Closing such gaps in the supply chain is the next planned phase in the currency's development.
New businesses aimed at fulfilling a community need will soon be able to apply for loans on condition that 25% of the money is issued in BerkShares.
"Sometimes people run out of things to do with their BerkShares and this would give them the opportunity to reinvest their surplus," says Nick Kacher of the New Economics Institute, which supports BerkShares.
"BerkShares are an experiment. The currency was started as a way of figuring out how to use capital as a tool to strengthen communities.
"The current version appeals to some people, but not everybody. The novelty is starting to wear off but the loans will make them fresh again."
The maple syrup index
Based on a model started in the state of Washington, the loans could become available within two years. And there are also plans to decouple Berkshares from their dollar pegging.
That move gained momentum in July when Congress struggled to reach agreement over the best way to reduce the country's enormous budget deficit.
Until a deal was reached, the US faced defaulting on its loans for the first time in history because Republicans in the House of Representatives refused to raise the debt ceiling.
"We had a lot of people asking, if the dollar collapses, will the BerkShare hold its value - and the answer was no," says Mr Kacher.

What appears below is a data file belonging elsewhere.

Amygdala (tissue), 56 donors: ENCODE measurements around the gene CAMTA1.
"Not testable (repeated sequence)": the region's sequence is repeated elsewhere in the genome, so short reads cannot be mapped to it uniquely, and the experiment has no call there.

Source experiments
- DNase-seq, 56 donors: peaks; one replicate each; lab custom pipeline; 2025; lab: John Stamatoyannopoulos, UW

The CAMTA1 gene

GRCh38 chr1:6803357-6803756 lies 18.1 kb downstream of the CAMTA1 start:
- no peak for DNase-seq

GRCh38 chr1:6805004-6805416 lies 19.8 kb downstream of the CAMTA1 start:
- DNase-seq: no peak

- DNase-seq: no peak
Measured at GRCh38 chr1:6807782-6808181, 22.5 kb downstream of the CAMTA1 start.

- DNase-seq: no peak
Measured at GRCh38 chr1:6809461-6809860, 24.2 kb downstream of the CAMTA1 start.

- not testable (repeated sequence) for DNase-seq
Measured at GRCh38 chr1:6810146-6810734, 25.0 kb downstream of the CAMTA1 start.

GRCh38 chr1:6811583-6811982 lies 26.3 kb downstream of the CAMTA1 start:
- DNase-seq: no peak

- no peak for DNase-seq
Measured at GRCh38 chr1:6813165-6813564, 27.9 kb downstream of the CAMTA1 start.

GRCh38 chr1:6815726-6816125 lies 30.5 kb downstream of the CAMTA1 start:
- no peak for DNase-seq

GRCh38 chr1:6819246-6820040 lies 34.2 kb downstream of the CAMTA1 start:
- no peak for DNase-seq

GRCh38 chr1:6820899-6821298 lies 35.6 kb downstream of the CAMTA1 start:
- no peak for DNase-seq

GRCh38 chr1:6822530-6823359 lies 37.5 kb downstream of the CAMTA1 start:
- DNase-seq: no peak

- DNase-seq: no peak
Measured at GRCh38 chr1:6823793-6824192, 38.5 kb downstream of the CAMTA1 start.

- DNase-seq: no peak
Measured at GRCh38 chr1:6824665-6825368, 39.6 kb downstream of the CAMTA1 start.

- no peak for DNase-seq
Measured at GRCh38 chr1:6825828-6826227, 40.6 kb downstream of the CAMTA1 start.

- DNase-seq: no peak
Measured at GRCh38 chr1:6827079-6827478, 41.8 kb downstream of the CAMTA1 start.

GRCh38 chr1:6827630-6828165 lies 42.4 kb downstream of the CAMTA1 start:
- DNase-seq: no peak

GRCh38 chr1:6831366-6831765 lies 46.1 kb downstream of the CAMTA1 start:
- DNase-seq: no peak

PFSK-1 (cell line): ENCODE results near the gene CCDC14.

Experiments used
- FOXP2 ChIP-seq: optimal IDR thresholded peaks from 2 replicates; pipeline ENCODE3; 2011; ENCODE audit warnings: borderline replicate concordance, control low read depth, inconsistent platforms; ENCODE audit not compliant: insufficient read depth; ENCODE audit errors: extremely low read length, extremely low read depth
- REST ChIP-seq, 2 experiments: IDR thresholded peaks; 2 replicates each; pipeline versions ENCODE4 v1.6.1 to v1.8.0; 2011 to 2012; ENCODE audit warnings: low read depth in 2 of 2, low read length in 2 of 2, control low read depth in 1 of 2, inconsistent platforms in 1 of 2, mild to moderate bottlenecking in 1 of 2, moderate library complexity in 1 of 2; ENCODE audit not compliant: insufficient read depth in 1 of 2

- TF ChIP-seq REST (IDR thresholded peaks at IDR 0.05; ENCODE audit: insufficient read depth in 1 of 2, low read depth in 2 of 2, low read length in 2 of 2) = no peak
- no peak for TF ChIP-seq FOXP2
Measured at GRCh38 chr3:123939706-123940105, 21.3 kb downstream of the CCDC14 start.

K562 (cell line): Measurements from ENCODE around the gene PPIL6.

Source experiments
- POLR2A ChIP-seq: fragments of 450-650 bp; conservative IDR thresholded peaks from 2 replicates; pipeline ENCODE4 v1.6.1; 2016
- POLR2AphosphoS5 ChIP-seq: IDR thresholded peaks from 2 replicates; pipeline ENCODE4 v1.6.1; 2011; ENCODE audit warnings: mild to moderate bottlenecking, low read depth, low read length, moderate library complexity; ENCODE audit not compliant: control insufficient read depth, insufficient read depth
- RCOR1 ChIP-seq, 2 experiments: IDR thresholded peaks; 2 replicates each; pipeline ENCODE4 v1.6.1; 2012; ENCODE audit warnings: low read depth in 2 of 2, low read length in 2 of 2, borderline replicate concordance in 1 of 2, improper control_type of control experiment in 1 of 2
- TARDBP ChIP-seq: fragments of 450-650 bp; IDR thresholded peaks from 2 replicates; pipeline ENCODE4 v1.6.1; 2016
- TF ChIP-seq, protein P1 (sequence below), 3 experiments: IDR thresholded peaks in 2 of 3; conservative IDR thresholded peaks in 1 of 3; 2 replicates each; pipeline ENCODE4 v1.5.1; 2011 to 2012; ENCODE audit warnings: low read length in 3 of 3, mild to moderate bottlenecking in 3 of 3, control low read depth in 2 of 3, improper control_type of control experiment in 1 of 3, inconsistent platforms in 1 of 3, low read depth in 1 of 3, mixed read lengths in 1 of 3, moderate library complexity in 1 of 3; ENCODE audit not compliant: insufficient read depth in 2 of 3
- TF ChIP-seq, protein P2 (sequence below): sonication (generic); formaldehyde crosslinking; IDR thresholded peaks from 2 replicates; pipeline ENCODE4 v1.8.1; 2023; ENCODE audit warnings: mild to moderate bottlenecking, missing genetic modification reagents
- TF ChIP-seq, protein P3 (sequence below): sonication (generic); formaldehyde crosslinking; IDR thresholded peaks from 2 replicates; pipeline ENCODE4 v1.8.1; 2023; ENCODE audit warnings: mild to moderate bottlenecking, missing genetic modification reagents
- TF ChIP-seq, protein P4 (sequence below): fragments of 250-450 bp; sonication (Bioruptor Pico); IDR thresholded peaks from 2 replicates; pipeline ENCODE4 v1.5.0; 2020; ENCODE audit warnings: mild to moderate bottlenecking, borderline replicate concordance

"BerkShares need to be backed by a local commodity, in our case, food produced in the Berkshire region."
The value of the dollar is determined by national and international markets, which Mr Kacher says don't necessarily reflect what is going on in Berkshire communities.
"But if the currency was backed by a local commodity, such as maple syrup - so 10 BerkShares would buy a gallon of maple syrup - then whatever happens to the markets or the value of the dollar, 10 BerkShares would always buy a gallon of maple syrup."
In that scenario the BerkShare would join a floating exchange. If the price of producing a gallon of maple syrup went up, it would cost more dollars to buy, not more BerkShares.
The exchange rate would change, not the value of the commodity.
It's an economic model that has become popular in other parts of the US and in the UK. London has launched the "Brixton Pound" and the "Totnes Pound" can found in Devon.
Most recently a community in Baltimore, Maryland, introduced the Baltimore BNote.
"People look at what's happening at the moment and they see the economy as a vast thing beyond their control. But this is about making capital work for us," says Mr Kacher.
"We have these resources within our communities, the issue is how can we strengthen them and use them to make people's lives better?"
But other analysts say the idea will never become part of mainstream economic thought.
"They're a rejection of globalisation and come from a strong sense of community," says Mark Calabria, director of financial regulation studies at the Cato Institute, a libertarian think tank in Washington DC.
"But I have a hard time seeing them as more than niche. They'll continue to be interesting but they're not a competitor to the dollar."